#1
Oct507, 09:45 PM

P: 177

1. The problem statement, all variables and given/known data
What are the strength and direction of the electric field at the position indicated by the dot in the figure? 2. Relevant equations E_{dipole} = ~ [1/(4πε_{0})] * [2p/r^{3} ] on the axis of an electric dipole E_{dipole} = ~ [1/(4πε_{0})] * [p/r^{3} ] in the plane perpendicular to an electric dipole 3. The attempt at a solution Which equation should I use?? Thanks 



#2
Oct507, 11:23 PM

Sci Advisor
P: 1,185

Neither. Your equations only apply if the two charges in the dipole are much closer together than the distance r from the dipole.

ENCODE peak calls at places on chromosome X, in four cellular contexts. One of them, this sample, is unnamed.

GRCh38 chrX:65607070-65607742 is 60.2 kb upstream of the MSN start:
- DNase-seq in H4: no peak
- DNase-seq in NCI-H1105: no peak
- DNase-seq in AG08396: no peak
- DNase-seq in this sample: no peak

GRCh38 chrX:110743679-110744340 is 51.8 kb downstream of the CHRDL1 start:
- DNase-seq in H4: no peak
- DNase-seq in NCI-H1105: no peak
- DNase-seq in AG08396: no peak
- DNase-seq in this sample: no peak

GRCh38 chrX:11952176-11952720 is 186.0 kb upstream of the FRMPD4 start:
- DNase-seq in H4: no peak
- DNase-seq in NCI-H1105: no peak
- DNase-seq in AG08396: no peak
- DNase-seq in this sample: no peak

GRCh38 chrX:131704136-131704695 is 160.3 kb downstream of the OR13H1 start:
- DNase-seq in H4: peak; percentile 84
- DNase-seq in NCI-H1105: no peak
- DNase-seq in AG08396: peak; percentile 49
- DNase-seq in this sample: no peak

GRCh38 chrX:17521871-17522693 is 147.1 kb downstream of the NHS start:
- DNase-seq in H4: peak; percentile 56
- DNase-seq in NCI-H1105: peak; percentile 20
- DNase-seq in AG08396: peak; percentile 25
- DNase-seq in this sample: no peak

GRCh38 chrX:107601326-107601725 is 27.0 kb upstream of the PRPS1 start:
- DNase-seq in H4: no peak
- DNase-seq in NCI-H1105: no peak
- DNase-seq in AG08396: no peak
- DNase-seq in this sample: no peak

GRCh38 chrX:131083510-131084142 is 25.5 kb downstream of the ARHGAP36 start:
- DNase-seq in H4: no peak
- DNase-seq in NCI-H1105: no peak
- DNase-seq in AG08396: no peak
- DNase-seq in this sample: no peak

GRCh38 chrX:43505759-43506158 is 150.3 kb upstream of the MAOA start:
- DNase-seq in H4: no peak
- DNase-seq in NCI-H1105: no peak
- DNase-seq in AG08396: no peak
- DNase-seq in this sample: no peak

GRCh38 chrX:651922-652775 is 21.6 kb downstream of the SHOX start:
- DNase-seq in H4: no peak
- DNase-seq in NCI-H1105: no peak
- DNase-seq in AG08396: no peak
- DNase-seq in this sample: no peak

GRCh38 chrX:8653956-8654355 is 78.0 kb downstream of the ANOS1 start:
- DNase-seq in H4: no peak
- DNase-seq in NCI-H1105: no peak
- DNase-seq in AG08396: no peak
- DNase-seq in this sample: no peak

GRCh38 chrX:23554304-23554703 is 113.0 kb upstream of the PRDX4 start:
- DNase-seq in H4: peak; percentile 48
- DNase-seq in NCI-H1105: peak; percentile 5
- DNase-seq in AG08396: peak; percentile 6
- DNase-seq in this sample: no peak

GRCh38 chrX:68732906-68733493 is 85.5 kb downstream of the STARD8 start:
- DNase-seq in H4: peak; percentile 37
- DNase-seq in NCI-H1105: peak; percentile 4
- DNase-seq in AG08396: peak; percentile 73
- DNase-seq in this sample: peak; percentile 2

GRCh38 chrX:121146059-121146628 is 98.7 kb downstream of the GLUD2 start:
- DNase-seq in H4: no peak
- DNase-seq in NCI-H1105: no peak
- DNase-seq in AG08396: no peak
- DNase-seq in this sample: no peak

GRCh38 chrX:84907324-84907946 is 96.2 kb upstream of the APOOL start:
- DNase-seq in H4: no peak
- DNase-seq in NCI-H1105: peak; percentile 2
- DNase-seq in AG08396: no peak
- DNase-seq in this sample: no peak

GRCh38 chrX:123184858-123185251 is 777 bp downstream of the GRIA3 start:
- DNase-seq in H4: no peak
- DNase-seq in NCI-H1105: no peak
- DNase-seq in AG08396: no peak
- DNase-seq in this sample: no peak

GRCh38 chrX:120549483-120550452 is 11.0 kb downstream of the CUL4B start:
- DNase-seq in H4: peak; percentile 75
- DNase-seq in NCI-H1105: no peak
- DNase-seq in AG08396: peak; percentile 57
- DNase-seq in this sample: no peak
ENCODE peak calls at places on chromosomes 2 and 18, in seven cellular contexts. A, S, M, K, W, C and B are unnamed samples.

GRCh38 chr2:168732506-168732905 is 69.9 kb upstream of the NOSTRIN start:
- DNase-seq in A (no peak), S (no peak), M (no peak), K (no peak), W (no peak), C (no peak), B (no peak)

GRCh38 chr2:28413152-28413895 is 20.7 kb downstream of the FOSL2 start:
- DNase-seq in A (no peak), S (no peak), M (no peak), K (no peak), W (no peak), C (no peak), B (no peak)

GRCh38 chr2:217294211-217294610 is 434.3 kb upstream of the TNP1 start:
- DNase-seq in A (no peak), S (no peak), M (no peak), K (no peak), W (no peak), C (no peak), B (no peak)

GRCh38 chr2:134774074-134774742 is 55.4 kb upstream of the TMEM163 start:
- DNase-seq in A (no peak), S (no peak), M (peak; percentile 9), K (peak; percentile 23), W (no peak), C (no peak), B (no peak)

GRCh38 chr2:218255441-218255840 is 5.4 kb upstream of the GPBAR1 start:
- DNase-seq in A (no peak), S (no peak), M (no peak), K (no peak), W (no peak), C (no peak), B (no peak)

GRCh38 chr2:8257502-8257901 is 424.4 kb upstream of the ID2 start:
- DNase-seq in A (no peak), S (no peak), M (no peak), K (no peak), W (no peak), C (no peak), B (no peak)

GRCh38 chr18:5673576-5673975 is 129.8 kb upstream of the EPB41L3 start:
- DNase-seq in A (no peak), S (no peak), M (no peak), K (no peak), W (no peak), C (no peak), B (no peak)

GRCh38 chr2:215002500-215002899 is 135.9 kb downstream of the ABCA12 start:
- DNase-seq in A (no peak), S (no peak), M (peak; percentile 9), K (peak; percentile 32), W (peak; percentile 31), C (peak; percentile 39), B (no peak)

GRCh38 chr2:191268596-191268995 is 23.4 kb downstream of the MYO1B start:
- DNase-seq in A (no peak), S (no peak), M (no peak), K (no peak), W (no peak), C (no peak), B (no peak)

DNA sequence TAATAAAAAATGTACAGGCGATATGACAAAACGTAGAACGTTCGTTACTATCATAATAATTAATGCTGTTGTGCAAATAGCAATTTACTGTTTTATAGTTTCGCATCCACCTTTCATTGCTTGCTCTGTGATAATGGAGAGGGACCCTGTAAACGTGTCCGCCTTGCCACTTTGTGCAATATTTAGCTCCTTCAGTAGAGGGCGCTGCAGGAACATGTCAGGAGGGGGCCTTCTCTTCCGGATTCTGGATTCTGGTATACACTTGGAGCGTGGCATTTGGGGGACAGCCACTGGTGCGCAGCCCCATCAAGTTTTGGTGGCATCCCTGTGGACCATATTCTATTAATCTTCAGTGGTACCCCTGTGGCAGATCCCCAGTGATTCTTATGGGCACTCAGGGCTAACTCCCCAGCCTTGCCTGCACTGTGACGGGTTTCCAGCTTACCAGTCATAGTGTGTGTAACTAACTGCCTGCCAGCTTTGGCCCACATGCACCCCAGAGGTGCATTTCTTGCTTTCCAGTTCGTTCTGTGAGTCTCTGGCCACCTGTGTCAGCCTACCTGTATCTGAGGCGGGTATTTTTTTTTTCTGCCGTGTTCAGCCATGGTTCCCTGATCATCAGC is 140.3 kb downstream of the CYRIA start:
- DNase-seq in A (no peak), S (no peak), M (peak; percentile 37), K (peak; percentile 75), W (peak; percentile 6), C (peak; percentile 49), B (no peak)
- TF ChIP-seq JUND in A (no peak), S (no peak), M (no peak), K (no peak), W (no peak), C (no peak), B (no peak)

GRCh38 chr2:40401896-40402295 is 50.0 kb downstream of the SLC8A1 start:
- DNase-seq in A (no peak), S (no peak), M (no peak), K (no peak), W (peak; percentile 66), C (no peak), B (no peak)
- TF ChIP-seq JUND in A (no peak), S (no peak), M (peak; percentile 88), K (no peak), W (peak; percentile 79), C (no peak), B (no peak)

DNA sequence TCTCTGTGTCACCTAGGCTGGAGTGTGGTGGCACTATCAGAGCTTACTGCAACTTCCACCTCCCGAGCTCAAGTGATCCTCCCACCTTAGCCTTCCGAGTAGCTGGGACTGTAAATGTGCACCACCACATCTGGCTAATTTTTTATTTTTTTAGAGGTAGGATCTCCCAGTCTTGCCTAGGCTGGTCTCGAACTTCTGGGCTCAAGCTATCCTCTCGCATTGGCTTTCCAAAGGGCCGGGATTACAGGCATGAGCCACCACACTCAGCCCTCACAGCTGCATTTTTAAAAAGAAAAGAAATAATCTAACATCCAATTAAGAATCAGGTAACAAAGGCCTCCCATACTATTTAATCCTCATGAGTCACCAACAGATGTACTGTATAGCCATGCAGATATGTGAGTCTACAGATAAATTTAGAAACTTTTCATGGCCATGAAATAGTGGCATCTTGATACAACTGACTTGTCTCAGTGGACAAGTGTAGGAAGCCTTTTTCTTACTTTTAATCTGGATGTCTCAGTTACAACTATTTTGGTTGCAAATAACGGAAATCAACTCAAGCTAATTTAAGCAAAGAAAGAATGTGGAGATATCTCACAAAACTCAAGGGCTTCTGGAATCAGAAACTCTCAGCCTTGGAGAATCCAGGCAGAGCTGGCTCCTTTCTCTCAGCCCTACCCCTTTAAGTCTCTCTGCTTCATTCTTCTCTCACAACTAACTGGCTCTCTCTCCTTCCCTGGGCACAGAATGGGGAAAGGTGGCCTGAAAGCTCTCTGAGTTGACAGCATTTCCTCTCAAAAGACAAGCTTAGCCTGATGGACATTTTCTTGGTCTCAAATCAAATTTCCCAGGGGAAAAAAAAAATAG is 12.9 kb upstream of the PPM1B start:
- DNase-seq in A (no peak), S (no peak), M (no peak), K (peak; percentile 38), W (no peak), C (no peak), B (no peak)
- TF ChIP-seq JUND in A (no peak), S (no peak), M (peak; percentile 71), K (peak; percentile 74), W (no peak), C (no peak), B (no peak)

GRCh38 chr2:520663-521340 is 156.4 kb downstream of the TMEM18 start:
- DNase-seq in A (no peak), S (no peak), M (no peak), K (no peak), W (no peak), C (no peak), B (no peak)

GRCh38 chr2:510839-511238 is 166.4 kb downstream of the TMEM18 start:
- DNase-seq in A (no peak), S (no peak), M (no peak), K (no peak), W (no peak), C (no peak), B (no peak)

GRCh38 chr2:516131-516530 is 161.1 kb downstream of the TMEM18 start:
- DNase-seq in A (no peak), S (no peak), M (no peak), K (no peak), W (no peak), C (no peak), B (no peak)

#3
Oct607, 05:36 PM

P: 177





#4
Oct607, 06:21 PM

P: 177

Calculating the electric field
my textbook uses these forumulas...so i tried the problem using them
so here is my process: p = qs s=0.1 q=1*10^{9} p=1*10^{10} 1/(4πε_{0}) = 9*10^{9} r=0.05m plugging everything into the second equation {[1/(4πε_{0})] * [p/r3 ]}, i get 7200, but this is incorrect 



#5
Oct607, 06:23 PM

Sci Advisor
HW Helper
P: 1,276





#6
Oct607, 06:39 PM

P: 177

E=[1/(4??_{0})]*[q/r^{2}] using the two charges: q_{1}=1*10^{9} q_{2}=1*10^{9} and their respective distances: r_{1}=0.05 r_{2}=0.0125^{0.5} (square root) and doing all calculations, and then adding the two charges (3600 and 720) gives me 2880, which is incorrect... 



#7
Oct707, 12:00 PM

P: 177

lol so yea....umm...any help?



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